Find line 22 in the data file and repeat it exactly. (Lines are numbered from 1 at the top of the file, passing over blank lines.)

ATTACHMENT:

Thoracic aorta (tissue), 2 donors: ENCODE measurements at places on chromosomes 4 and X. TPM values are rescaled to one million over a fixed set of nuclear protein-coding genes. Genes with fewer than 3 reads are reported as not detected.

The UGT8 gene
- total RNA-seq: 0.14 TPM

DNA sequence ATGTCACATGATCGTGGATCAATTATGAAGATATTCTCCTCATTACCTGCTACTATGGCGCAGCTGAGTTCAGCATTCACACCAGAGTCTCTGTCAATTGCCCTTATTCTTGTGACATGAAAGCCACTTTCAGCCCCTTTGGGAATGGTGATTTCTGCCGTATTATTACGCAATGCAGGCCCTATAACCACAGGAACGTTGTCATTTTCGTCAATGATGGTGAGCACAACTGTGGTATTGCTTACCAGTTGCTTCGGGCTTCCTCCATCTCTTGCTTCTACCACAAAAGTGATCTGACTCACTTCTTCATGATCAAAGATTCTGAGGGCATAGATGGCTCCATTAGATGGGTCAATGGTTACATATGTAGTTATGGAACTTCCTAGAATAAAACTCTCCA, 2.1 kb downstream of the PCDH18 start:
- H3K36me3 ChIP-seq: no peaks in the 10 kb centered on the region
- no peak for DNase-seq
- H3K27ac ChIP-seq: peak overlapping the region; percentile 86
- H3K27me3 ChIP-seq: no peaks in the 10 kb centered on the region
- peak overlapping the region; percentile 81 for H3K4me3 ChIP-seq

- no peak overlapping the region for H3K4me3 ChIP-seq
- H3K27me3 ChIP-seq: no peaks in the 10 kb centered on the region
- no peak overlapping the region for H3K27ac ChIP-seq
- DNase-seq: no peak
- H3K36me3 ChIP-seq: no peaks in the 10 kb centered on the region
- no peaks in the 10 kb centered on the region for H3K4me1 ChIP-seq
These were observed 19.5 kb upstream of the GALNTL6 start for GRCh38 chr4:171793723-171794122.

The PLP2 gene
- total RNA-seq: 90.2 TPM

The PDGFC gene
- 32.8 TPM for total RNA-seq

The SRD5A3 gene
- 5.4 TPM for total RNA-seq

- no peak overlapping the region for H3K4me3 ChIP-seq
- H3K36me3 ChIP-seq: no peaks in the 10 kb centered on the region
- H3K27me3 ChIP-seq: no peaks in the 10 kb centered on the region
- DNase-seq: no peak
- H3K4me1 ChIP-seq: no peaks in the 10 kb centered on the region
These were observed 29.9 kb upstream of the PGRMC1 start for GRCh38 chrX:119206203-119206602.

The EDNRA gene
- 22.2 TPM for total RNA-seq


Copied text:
- 5.4 TPM for total RNA-seq